The patient was in a beach chair position with a towel placed under the scapula. With the patient under general anesthesia, the rotator cuff was exposed through a 5 to 6 cm long anterior incision as for an acromioplasty. The deltoid was split parallel to its fibers for no more than 5 cm distal to its acromial attachment to prevent damage to the axillary nerve. After partial subdeltoid bursectomy, the rotator cuff was exposed. After identification of the calcium deposit in the supraspinatus tendon macroscopically or by fluoroscopy, the tendon was incised longitudinally and the calcium was removed by curettage. The defect was closed by slowly resorbable sutures. The anterior acromial edge was smoothed with a rasp. A drain was inserted. Then the deltoid and its fascia were reapproximated with a resorbable vicryl suture, the subcutaneous tissues were closed, and a subcuticular nonresorbable suture was applied for the skin. A sterile dressing was applied. After the operation the arm was supported by a sling, and pendulum exercises were started after removal of the drain the day after surgery. During the following 3 days, passive assisted exercises were performed, then assisted active motion was done with no limitation of the range of motion (ROM) for 4 to 6 weeks.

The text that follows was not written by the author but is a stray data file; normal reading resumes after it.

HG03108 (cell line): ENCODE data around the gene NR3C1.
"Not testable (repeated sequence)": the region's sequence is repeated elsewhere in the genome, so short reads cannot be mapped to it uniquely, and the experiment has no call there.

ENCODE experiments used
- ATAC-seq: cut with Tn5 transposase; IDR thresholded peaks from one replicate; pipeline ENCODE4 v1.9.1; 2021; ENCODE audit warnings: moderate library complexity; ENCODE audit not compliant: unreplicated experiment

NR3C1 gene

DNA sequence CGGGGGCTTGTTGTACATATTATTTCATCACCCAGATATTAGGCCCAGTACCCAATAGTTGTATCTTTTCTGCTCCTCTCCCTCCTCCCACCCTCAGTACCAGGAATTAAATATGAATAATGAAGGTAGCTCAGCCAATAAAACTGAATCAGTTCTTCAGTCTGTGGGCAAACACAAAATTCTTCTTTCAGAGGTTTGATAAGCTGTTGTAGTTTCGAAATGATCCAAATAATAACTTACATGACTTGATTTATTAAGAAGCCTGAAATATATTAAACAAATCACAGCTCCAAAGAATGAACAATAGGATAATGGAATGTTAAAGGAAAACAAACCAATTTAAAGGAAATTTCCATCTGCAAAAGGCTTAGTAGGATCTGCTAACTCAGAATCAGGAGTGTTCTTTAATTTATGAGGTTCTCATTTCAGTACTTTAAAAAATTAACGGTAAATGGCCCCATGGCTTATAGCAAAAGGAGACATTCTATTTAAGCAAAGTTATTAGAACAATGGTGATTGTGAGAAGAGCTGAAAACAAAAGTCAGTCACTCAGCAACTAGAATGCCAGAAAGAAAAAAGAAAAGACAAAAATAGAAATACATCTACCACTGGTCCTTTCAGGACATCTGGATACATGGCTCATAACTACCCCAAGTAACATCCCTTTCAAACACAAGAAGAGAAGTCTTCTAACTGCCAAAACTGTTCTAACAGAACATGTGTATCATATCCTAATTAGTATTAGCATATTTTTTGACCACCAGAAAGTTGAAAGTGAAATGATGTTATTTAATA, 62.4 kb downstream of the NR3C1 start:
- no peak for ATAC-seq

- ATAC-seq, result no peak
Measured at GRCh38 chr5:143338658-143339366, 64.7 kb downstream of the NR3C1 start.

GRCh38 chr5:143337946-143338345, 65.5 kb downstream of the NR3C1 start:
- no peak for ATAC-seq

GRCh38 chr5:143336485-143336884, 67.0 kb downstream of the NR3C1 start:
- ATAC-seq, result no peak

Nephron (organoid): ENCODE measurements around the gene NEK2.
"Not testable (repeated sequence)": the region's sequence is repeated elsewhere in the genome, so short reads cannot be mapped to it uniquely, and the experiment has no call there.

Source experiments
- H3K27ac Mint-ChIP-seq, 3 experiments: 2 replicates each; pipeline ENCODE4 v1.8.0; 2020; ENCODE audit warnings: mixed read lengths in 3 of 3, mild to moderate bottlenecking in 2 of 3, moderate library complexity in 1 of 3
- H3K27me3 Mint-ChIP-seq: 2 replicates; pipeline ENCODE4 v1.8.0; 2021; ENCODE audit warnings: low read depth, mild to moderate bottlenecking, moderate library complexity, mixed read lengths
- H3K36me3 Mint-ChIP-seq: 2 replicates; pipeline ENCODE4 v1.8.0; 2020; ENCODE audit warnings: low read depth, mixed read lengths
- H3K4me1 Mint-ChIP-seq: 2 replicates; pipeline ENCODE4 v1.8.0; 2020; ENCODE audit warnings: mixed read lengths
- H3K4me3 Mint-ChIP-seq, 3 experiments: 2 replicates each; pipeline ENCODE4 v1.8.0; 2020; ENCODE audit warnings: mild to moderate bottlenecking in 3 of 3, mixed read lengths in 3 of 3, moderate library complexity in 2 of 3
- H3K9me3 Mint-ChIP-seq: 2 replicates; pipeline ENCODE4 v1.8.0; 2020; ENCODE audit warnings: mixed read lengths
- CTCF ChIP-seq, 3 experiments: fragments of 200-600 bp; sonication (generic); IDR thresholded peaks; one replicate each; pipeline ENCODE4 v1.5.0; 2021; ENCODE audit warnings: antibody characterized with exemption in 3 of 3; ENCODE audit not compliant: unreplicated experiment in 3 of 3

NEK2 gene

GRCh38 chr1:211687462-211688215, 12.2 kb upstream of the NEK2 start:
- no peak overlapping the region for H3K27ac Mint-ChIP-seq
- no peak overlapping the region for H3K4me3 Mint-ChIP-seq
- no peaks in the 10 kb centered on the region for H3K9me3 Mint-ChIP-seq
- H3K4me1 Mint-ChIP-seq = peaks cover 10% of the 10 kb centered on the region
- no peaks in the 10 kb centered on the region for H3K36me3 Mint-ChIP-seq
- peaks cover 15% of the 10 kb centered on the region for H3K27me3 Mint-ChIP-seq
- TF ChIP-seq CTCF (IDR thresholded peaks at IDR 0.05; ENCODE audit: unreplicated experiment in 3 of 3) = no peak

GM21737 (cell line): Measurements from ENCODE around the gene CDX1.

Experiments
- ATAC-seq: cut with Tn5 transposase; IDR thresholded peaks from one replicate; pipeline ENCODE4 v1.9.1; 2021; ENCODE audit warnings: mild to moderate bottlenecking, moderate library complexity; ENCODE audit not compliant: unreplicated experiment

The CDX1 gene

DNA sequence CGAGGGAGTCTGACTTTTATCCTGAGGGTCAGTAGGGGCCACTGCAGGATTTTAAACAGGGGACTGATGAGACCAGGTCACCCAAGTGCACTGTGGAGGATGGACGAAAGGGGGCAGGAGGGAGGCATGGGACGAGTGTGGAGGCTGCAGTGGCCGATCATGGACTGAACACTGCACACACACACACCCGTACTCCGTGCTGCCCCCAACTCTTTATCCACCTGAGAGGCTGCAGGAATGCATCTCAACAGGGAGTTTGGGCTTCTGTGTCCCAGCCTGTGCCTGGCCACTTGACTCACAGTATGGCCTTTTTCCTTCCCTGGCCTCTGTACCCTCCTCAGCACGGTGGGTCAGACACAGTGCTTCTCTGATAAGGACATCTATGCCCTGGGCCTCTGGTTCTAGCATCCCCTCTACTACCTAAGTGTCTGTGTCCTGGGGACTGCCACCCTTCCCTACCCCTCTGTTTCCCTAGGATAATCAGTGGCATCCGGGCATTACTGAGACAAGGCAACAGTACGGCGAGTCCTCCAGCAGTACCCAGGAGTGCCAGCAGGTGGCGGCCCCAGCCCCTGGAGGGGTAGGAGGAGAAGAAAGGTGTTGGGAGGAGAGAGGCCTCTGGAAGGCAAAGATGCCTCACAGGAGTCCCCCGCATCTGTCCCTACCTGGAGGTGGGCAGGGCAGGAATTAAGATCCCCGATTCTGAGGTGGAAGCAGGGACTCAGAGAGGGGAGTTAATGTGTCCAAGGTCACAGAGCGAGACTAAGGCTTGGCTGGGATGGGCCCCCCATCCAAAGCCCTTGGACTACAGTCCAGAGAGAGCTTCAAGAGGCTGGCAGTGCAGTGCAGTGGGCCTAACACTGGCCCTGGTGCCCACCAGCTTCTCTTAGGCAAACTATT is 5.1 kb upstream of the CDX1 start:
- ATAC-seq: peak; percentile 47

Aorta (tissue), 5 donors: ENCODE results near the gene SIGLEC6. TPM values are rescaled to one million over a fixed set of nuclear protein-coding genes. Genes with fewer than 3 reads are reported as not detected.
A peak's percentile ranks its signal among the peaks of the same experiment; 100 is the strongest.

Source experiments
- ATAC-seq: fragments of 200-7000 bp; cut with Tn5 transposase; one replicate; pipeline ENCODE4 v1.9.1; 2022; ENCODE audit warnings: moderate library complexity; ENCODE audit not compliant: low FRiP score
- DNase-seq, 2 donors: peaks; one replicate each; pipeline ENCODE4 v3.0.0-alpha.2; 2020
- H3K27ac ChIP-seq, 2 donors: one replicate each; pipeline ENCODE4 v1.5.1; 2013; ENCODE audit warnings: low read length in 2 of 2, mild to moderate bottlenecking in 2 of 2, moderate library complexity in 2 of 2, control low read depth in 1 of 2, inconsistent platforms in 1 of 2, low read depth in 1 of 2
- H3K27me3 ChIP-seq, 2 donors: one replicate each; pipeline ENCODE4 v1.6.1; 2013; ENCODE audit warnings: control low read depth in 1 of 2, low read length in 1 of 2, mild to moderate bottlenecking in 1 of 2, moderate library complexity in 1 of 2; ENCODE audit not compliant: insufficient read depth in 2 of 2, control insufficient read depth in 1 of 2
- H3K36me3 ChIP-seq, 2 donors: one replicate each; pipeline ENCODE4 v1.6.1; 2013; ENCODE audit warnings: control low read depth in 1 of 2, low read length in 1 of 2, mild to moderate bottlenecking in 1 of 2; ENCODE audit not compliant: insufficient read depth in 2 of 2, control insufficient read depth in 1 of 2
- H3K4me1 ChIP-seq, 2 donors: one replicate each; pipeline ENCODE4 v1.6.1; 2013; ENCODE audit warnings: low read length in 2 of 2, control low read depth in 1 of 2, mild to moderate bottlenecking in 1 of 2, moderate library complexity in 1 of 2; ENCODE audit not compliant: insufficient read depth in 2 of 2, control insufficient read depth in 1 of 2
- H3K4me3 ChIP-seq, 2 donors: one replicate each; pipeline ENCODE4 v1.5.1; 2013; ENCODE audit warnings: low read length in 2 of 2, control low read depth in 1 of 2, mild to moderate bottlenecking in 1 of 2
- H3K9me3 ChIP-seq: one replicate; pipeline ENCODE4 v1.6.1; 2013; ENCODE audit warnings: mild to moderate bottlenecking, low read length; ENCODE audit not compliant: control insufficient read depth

Group II

The patients in Group II underwent extracorporeal shock wave therapy. Group II consisted of 50 patients (28 women, 22 men), with a mean age of 49.6 ± 7.5 years (range, 31–63 years) and a mean duration of pain of 52.6 ± 54.4 months (range, 12–66 months; mean 38.5 months). There were 28 Type I deposits and 22 Type II deposits according to the Gärtner 13 classification. The right shoulder was affected in 56% of the patients.

High-energy extracorporeal shock wave therapy was performed by an experimental device (Siemens AG, Erlangen, Germany), characterized by the integration of an electromagnetic shock wave generator in a mobile fluoroscopy unit. Once the calcium deposit was situated in the center of the C-arm, the shock wave unit was docked to the shoulder by means of a water-filled cylinder. Common ultrasound gel (University Hospital Mainz, Mainz, Germany) was used as a contact medium between cylinder and skin. Three thousand impulses of 0.60 mJ/mm2 were administered with the patient under regional anesthesia. Only one therapy session was undertaken with each patient. No cold therapy or nonsteroidal antiinflammatory drugs were allowed after the procedure. Active exercises began as an outpatient treatment the day after shock wave therapy for 4 to 6 weeks.

Method of Evaluation